Itzik Ben-Gan digs into some of the performance considerations around nested derived tables:
Unnesting/substitution of table expressions is a process of taking a query that involves nesting of table expressions, and as if substituting it with a query where the nested logic is eliminated. I should stress that in practice, there’s no actual process in which SQL Server converts the original query string with the nested logic to a new query string without the nesting. What actually happens is that the query parsing process produces an initial tree of logical operators closely reflecting the original query. Then, SQL Server applies transformations to this query tree, eliminating some of the unnecessary steps, collapsing multiple steps into fewer steps, and moving operators around. In its transformations, as long as certain conditions are met, SQL Server can shift things around across what were originally table expression boundaries—sometimes effectively as if eliminating the nested units. All of this in attempt to find an optimal plan.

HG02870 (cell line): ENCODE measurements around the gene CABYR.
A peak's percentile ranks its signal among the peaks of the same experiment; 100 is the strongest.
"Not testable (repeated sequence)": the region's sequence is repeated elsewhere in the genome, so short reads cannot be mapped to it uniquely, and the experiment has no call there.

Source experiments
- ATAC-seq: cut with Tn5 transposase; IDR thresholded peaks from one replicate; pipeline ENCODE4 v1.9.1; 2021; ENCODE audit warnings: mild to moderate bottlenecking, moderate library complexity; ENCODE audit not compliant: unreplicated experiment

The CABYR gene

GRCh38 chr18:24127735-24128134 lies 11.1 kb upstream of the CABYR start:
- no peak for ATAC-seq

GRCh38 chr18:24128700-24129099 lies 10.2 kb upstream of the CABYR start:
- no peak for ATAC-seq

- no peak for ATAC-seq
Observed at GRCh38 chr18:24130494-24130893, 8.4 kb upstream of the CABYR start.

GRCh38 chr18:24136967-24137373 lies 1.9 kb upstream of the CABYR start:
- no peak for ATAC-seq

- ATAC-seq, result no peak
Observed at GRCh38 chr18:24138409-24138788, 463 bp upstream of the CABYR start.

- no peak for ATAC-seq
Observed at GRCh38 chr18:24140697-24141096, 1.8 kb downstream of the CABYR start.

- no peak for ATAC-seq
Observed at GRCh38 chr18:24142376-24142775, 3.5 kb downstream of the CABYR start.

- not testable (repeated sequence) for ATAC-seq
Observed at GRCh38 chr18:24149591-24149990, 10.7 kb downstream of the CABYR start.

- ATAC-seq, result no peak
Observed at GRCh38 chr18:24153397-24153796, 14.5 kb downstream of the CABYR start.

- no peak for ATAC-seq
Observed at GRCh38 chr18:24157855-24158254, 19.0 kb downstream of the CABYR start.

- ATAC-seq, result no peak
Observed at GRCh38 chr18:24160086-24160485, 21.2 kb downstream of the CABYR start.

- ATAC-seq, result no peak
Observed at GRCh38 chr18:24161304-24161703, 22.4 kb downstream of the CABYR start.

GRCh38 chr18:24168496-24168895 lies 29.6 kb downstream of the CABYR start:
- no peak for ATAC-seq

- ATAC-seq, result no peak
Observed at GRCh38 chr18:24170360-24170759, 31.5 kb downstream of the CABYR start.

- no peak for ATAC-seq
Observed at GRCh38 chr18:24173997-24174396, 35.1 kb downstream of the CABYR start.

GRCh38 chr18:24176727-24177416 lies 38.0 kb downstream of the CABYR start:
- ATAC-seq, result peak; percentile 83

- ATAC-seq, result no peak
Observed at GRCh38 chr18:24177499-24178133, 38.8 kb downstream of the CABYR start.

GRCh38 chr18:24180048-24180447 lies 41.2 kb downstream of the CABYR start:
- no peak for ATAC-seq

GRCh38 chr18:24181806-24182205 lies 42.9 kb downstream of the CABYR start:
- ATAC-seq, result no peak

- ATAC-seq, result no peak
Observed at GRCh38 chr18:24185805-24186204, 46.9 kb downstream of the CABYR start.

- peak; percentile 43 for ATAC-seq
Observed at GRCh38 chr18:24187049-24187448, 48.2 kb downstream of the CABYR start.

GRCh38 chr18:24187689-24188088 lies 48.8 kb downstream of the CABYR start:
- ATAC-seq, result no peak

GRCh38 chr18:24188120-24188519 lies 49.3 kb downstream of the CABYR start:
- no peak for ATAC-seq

In this article I cover both cases where such unnesting takes place, as well as unnesting inhibitors. That is, when you use certain query elements it prevent SQL Server from being able to move logical operators in the query tree, forcing it to process the operators based on the boundaries of the table expressions used in the original query.
That’s on my list for a second reading.